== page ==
"Our proposals will help overcome those obstacles and assist local authorities in focusing their efforts on children who are missing education as opposed to wasting time and public money pursuing home educators who are providing an adequate standard of education but who are unwilling to provide reliable evidence to their local authorities."

The first thing is, obstacles to a police state are NOT A BAD THING. If you want no obstacles to state intrusion, the government could set up CCTVs in all our rooms, fingerprint and store our genetic information, they could lock us up without charge for as long as they liked...these things WOULD make the job of the police and LAs a lot easier, but it wouldn't make it right.

Plus, the reality is that LAs don't spend much of their time chasing unwilling home educators. LAs almost always get what they want out of us pretty darn quickly, so this is a complete red herring. And there is good reason to believe that home educators will actually make the whole process FAR more uncomfortable for LAs should this system be implemented for HEors will see this as defending some of their most basic liberties, such as the right to a private life. Plans are afoot for this right now.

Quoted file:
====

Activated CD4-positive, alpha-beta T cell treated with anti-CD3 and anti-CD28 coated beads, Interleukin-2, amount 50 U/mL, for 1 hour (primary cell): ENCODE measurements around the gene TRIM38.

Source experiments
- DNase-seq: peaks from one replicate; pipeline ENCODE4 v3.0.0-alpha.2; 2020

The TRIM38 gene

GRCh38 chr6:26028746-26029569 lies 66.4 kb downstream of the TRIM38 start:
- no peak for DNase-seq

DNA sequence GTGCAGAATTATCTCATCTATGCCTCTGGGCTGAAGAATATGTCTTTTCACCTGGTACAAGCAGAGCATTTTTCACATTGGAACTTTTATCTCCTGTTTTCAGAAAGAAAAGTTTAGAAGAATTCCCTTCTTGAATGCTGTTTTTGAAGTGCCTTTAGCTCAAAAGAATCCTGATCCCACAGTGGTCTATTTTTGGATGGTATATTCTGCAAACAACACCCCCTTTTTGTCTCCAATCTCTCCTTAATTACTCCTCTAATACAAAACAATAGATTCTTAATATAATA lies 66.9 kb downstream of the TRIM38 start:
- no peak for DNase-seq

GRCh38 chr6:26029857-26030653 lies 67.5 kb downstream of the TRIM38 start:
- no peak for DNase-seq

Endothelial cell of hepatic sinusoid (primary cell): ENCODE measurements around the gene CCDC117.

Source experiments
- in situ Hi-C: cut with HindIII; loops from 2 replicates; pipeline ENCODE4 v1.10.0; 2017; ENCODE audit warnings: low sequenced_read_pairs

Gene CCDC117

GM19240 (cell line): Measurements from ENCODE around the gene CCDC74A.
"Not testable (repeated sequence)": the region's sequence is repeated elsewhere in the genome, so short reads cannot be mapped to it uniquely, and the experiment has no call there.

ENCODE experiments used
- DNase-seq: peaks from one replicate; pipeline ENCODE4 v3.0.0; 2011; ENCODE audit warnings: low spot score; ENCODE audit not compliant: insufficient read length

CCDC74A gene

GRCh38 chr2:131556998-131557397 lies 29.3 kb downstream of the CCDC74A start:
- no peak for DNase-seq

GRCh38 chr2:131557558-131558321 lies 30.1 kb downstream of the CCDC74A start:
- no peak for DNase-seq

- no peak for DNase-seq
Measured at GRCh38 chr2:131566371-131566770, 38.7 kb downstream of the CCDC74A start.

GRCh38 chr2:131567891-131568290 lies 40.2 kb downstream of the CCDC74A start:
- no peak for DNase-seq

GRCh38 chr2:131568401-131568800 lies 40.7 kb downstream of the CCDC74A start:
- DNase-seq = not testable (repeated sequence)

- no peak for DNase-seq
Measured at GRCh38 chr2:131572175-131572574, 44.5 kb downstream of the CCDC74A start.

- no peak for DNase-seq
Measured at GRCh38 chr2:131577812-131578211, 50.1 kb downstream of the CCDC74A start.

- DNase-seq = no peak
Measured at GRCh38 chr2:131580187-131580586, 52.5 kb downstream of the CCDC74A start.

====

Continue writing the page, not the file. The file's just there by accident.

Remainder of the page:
4. From the Position Statement:

"There will also be funding to help local authorities provide support to home educators such as access to school libraries, music lessons, after school clubs and sports facilities."

This is not mentioned anywhere in the Bill itself and is pure guff as far as we can see. LAs have no money, (and what little they have should be spent on pot-hole and land-slide repairs as this would actually save lifes). Real support from LAs has been extremely hard to access and has only happened extremely rarely, so unless this is legislated for, we won't see it. MPs must be made aware of this.

5. "Local authorities are currently not under a duty to monitor home education on a regular basis but they are under a duty under section 436A EA 1996 to have arrangements in place to identify children not receiving a suitable education. Subsection (b) of section 436A makes clear that this provision does not relate to home educated children that are receiving suitable education. However, in order for a local authority to establish whether the education is suitable, the duty supposes some kind of investigation by a local authority. Arguably it imposes an obligation to act. Currently this can only be done with the co-operation of those home educating parents that the local authority know about. Our proposals for registration and monitoring will ensure that all home educated children are known to their local authority and none are missing out on their education."